Reef Madness

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"Deep-sea fish like to come in because they like to get cleaned," Spaugh explains while resting between dives. Tiny cleaner fish, such as wrasses and gobies, live among the reefs, waiting to pick bacteria and dead skin off the deep-sea visitors, such as grouper and stingrays. "Some fish come up and stop and change colors to indicate that they want to be cleaned," he says. "They open up their gills, and the little fish eat all the parasites off their skin. They need to do that or they'll die."

While Spaugh, Tichenor, and the other divers are underwater, the boat's captain, Richard Glover, keeps watch over the flagged buoys tethered to them. Glover, who looks like a less threatening version of Harvey Keitel, talks about what this reef means to him and others in business here.

"People come out to see the coral and fish and turtles," he says. "If the reef dies, that's all gone. I don't think people realize how much revenue this brings into cities. People from all over come down here to dive this reef because it's one of the last living reefs on the Florida coast. I mean, the Keys, they're dead. This here is the best diving — anywhere."

As one who makes his living from the reef, Glover, of course, can't help but show some bias toward it.

Ogden looks at it a bit more objectively. "It's true that there's been a terrible decline in the Keys and the Caribbean in general," he says. "But you can still find pieces of it in corners that are very nice. Nevertheless, [your preference] all has to do with what you want to do, and one of the features of the areas off of Palm Beach and Broward is that there is a high coral cover of one or two species. It's very dramatic."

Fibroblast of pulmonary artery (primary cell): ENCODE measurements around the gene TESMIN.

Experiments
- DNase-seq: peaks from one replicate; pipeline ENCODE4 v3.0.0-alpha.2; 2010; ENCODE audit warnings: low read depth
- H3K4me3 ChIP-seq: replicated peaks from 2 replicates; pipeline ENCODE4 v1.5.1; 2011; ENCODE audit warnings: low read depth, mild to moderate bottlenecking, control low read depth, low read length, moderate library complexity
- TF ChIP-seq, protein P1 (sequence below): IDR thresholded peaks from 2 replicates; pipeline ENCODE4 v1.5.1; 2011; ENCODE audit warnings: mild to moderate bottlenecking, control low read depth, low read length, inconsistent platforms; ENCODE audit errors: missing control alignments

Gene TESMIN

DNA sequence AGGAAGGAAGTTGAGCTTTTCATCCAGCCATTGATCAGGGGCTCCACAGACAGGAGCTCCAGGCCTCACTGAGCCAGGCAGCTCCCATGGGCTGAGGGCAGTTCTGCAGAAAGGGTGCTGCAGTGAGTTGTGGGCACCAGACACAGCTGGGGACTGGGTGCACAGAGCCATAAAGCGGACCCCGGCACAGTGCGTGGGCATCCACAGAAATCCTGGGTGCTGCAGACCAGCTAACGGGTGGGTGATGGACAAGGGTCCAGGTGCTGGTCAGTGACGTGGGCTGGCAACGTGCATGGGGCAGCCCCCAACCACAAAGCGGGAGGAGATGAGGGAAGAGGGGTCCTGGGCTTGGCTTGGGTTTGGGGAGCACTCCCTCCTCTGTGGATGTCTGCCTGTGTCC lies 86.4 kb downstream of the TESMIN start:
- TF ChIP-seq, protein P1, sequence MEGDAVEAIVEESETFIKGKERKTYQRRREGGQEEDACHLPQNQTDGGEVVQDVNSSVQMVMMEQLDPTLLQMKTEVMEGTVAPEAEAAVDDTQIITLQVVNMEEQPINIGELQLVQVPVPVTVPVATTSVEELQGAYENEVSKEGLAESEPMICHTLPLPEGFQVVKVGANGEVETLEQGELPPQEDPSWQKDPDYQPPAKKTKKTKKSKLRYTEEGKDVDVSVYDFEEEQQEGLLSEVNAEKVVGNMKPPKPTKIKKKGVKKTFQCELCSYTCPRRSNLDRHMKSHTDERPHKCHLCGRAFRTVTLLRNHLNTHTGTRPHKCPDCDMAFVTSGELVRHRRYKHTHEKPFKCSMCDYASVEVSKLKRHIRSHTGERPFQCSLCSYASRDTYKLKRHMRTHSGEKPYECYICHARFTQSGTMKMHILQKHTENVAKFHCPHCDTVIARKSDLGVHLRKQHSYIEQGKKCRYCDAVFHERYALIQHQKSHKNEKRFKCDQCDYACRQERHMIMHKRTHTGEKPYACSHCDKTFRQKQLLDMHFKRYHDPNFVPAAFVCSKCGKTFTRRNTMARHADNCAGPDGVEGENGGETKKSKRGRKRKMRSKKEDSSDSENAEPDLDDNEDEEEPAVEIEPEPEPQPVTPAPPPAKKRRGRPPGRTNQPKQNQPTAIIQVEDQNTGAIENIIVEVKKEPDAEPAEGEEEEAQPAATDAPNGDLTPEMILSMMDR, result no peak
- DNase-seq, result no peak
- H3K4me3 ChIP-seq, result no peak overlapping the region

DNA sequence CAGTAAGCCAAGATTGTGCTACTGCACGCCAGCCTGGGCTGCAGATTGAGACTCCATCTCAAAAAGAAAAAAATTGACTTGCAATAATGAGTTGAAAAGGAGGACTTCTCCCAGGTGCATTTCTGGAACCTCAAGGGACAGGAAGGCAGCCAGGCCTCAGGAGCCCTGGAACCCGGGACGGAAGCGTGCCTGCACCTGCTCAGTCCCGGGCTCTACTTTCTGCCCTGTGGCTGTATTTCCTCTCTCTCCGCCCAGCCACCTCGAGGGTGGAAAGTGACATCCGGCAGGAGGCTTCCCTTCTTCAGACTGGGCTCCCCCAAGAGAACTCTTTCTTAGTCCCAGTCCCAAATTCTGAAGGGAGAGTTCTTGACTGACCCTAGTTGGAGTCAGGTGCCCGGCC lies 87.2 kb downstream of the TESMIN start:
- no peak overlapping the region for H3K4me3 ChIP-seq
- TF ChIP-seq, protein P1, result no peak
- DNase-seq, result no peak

Ed Tichenor figured he'd given up investigating environmental pollution when he left New Jersey in 1991 and moved to Palm Beach County, where he now lives in an apartment in the tiny burg of Hypoluxo. He opened a small business that manufactured and sold window blinds. His journey back into the field was as much happenstance as the way he'd stumbled into the line of work in the first place.

Tichenor is 56 years old, with a sandy-red mustache and a face like a plush toy. His speech is measured as he patiently explains scientific concepts to laymen. Diving is his all-consuming pastime, and he and his girlfriend, Terry Saint Jean, relish the Saturday-afternoon "dive naps" as much as the morning's workout underwater. An early riser, he operates his business out of a warehouse bay not far from the sewage treatment plant that's consumed so much of his time the past few years.

A New Jersey native with claims to ancestors who founded the city of Newark, Tichenor earned a degree in biology from Tulane University in New Orleans, but after graduating, he found there weren't any jobs in that field. He instead got a job with Drew Chemical in New Jersey. The company developed chemicals to prevent corrosion in industrial boilers, which were used to steam water — like home water radiators on a huge scale. "In conjunction with that," he recalls, "they had a little lab where they'd analyze what chemicals people would need in boiler water."

He and another Drew employee started using the company's equipment for side projects. "I needed his equipment, he needed mine, so we went out and sold some accounts and brought the stuff in and did analyses," he says. Tichenor developed a disease inhibitor for aquarium fish called CopperSafe that is still produced today. With the money they made, they bought their own equipment and opened a business together.

Their laboratory was modest, set up to do very basic analyses, such as testing drinking water for impurities and conducting bacterial analyses in lakes, ponds, and swimming pools. The company was certified by the state to do those tests.

It probably would have remained small time had it not been for the national headlines in 1978 made by Love Canal, a town near Niagara Falls that became so saturated with toxic industrial chemicals during the previous 40 years that it became virtually uninhabitable.

"What happened in the late '70s and late '80s, states started passing all these environmental regulations," Tichenor says. In New Jersey, the law was called the Environmental Cleanup Responsibility Act, or ECRA. "Which we called the 'Environmental Consultants Retirement Act,'" he says with a laugh. "ECRA basically said if there's an industrial real estate transaction, it would trigger an environmental investigation and cleanup. They had no idea of the repercussions." The law required that all analyses be done by a lab certified by the State of New Jersey, and Tichenor's was one of only a handful that had been. "Overnight, all this work fell in our lap."

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Wyatt Olson
Contact: Wyatt Olson